[request pull] intrepid-ports - Rebased to and patched for PS3

Tim Gardner tim.gardner at canonical.com
Mon Sep 22 17:34:56 UTC 2008

Dan Munckton wrote:
> On Mon, 2008-09-22 at 10:09 -0600, Tim Gardner wrote:
>> Dan Munckton wrote:
>>> On Mon, 2008-09-22 at 08:07 -0600, Tim Gardner wrote:
>>>> I sure get a lot of conflicts on the pull. Did you rebase correctly
>>>> first ?
>>> Umm. I'm not sure what "correctly" is. These are the steps I followed to
>>> rebase (on my blog from notes gleaned on this list):
>>> http://munckfish.net/blog/archive/2008/08/30/ubuntu-ps3-kernel-upstream-syncing/
>>> If that's the not the correct procedure please let me know and I'll get
>>> it sorted.
>> I think your method is more complicated then it needs to be. When you
>> are developing against an upstream tree (which is ubuntu-intrepid-ports
>> in this case) then you should always keep the common set of patches in
>> the same order, e.g., you rebase only when upstream rebases. Since its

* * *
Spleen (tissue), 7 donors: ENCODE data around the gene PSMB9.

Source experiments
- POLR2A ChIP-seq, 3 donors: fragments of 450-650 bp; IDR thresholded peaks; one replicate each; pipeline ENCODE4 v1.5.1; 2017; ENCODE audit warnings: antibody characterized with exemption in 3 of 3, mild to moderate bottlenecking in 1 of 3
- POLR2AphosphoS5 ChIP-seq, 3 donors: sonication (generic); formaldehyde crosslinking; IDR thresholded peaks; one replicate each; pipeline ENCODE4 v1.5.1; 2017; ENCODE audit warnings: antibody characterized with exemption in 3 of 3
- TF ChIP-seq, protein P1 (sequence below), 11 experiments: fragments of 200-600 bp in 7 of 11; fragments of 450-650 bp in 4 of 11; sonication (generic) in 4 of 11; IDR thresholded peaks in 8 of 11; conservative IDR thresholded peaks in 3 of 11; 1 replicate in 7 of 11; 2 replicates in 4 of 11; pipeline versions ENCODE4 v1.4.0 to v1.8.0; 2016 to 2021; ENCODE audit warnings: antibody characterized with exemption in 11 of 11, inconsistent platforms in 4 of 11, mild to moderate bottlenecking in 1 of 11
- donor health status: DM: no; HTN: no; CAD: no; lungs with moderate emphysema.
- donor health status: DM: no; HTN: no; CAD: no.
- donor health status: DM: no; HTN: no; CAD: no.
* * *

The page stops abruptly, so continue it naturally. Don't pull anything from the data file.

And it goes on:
>> unlikely that we'll ever rebase the ubuntu-intrepid-ports repo, then
>> your work flow should be like this:
>> ) git clone git://kernel.ubuntu.com/ubuntu/ubuntu-intrepid-ports.git
>> ) Make commits to your local repo
>> ) Request pulls from your local repo
>> There may still be conflicts if someone else has already made commits to
>> the same place in the code, but then you just have to resolve the
>> conflicts by hand. Given the level of activity that I've seen in this
>> repo, conflicts should be rare.
>> If there are upstream patches, such as those from 2.6.25.y, then use the
>> cherry-pick method:
>> git fetch
>> git://git.kernel.org/pub/scm/linux/kernel/git/stable/linux-2.6.25.y.git
>> git-cherry-pick <SHA1 ID>
>> rtg
> Ok I'll have to revise my work then. I'll come back once it's re-worked
> against ports as is and relevant PS3 changes are cherry picked.
> Thanks

One thing I neglected to point out is there are some cases where you
might want to rebase your local tree as opposed to a 'git pull origin'.
Each time you pull and then push you end up with an extra merge point in
the tree which can get kind of noisy. For example,

git checkout -f
git fetch origin
git rebase origin

This sequence gets your local tree in sync with the origin tree, and
also relocates all of your local changes such that they are on top. This
is typical of a maintainer tree wherein the maintainer is pulling
patches from other sources.

Of course, if the maintainer is also rebasing, the you'll be forced to
rebase as well. The ubuntu-intrepid-ports tree won't be rebased unless
the community presents a case for to updating to 2.6.27.

Tim Gardner tim.gardner at canonical.com

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